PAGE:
Help me choose a UPS

As some of you may or may not know, I do know my way around PSUs, and I've been wanting to get an UPS for sometime to protect my computer (only got a voltage regulator), the reason I haven't was money (or lack of it), but that's about to change on next payday. Even though I'm a newegg boy now, I won't be ordering this online simply because it weighs a crapload to ship it back to my country so I'm going to pick one up at a local store.

I had in my mind the APC BE550R (My store has it for $56), but I don't know how much juice it needs to have to run my computer flawlessly. I'm planning to hook up my 17" CRT Monitor, Logitech X-530 speakers, and my computer only.

Computer Specs:
E6400 @ Stock
2GB of DDR2 Ram
8800GTS 320
Hitachi 160GB SATA HDD
Pioneer SATA DVD writer
about 8 fans and a slot cooler

My other question (And I think I know the answer is yes), but is it better if I hook up the UPS to the Voltage Regulator and then the Voltage regulator to the wall outlet?
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  1. You need UPS that can support at least 1000VA.

    I highly recommend this one because my friend uses it and the battery last about 20minutes on a fully loaded high end PC, which is enough time to save the data and shut down/hibernate. (8800GTX OCed, 3 HDDs, 1 DVD RW, 4 80mm fans, Q6600 @3.1Ghz).
  2. A ups is a good idea, particularly if you are prone to sporatic interruptions. I have a APC XS 1500 with the optional battery pack, and it is overkill.

    To size what you need, there are numbers that tell you how many watts the upc can handle and how many minutes the battery can sustain that load. The APC can use the "powerchute" monitoring program which I find handy. It gives you statistics on outages and durations, and can shut down the PC if the ups is on battery and it is getting too low. The upc has a built in voltage regulator, so your old one is probably not necessary.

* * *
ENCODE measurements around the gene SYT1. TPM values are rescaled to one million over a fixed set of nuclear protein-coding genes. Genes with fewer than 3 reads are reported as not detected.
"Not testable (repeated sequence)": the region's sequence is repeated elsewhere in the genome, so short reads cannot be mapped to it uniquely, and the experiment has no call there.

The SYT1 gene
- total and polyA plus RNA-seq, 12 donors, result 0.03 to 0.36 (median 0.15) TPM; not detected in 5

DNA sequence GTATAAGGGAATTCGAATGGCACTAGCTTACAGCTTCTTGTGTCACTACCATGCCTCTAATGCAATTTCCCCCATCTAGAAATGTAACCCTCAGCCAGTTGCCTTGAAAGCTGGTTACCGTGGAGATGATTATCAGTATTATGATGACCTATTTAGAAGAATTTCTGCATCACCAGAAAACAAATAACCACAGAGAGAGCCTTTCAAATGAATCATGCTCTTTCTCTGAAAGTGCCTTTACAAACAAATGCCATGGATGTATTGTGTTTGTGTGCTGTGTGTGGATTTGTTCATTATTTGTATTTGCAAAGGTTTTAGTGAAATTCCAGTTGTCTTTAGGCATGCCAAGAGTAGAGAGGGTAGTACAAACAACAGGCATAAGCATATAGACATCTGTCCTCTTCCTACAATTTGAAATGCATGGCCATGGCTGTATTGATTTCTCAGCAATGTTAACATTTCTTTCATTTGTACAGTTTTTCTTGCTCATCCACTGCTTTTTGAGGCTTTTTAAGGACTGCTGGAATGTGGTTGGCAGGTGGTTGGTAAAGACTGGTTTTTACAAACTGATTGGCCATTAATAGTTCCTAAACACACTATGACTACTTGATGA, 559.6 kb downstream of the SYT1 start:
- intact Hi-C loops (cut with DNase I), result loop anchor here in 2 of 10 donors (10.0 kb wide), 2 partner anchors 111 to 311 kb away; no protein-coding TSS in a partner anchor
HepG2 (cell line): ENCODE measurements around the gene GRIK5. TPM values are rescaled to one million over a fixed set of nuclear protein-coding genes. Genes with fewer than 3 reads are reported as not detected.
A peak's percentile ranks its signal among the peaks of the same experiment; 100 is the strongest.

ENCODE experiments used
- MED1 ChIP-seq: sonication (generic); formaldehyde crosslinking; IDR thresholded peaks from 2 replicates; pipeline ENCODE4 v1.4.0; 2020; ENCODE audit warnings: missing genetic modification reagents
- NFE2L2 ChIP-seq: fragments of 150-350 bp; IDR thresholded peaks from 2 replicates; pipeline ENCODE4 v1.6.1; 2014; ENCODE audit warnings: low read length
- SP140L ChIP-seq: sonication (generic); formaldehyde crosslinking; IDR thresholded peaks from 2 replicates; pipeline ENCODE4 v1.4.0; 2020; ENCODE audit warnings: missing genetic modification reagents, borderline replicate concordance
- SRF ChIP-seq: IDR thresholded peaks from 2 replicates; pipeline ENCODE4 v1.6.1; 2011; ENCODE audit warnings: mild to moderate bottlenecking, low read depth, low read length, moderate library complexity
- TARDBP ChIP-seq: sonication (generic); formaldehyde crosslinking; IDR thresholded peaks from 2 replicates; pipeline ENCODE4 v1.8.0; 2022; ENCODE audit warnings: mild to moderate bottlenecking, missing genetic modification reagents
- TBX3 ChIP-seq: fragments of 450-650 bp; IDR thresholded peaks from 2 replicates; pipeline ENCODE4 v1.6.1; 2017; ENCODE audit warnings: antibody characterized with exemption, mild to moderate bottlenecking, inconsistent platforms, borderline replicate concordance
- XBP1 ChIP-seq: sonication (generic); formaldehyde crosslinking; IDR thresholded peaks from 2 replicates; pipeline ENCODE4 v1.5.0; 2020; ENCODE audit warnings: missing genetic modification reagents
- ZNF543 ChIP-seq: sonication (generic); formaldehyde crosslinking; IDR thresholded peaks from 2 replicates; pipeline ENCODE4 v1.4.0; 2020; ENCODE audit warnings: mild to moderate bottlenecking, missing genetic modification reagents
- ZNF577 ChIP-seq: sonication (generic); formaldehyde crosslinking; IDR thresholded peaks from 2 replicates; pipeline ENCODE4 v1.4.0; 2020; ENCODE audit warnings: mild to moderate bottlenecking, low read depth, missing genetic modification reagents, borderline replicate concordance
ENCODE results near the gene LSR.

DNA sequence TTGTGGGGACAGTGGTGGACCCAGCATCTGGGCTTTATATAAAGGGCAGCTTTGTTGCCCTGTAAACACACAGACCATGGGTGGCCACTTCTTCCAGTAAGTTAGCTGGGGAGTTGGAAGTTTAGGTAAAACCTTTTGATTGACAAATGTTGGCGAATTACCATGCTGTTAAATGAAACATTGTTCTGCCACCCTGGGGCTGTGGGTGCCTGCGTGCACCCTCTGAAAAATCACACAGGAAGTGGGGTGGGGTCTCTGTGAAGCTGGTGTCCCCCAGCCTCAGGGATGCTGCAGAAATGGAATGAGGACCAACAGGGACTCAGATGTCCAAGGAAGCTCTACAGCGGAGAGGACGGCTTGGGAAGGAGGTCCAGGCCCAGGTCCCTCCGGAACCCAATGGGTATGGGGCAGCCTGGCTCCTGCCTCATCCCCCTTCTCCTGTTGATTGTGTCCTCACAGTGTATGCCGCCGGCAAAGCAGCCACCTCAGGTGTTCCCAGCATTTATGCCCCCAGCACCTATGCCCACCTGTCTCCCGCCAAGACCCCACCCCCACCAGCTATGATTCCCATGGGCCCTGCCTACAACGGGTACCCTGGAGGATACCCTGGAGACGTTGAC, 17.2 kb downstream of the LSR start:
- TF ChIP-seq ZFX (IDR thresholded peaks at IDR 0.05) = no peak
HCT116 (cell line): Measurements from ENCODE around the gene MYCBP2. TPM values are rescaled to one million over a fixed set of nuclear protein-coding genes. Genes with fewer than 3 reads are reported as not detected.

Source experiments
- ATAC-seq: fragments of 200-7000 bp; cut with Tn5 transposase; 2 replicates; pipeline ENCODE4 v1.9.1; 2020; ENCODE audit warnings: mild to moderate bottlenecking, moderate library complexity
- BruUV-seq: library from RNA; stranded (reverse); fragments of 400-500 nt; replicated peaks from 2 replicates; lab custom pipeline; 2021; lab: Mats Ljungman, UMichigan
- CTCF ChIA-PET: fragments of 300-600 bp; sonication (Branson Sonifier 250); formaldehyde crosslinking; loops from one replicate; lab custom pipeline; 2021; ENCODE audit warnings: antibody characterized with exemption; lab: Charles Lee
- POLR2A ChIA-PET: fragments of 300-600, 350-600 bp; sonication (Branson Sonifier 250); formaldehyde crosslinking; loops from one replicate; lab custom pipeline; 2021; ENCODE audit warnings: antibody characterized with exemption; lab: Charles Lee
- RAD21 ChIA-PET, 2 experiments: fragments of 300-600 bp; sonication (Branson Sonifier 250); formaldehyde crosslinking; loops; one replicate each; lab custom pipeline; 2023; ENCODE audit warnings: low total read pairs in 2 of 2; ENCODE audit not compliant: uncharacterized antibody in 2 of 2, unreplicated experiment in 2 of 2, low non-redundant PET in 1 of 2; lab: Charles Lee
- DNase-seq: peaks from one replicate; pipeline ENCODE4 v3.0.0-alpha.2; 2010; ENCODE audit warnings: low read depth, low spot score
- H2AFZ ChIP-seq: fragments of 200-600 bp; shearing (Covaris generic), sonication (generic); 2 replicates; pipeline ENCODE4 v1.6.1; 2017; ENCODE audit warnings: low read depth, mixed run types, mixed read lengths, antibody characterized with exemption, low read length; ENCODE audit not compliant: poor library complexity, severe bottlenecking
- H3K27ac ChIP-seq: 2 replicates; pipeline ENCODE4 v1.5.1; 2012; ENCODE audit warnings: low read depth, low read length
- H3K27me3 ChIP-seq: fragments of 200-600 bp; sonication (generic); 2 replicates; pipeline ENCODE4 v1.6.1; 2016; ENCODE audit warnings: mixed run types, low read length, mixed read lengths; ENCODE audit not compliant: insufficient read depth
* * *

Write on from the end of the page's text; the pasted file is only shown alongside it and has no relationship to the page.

If you just want to stay up for a few minutes to go through a momentary power surge, or have time to gracefully shut down, then the unit you referenced should be ok. If you want to do some useful work for an hour or two, then a unit with a much better battery will be needed. You probably want to also connect your modem. Perhaps not your speakers to save the battery.

    There are devices like the "kill-a-watt" that can measure your current usage of watts.

    I suspect that you might be well served by looking at a unit with a longer backup time.
  3. APC measures it's UPS's in VA. This UPS cannot handle 550 W, but closer to 300-350 W. You should also be aware that a CRT will draw relatively much power. In general it's not worth protecting a CRT with an UPS.

    If your PC has a 400 W PSU with an efficiency of 75% there's no need to buy a PSU rated higher than 600 W (around 800 VA) for the PC alone, this includes a 20% overhead. But if you plan on using the PSU for several years to come and perhaps another two PC's, I'd suggest the PSU geofelt uses (1500 VA).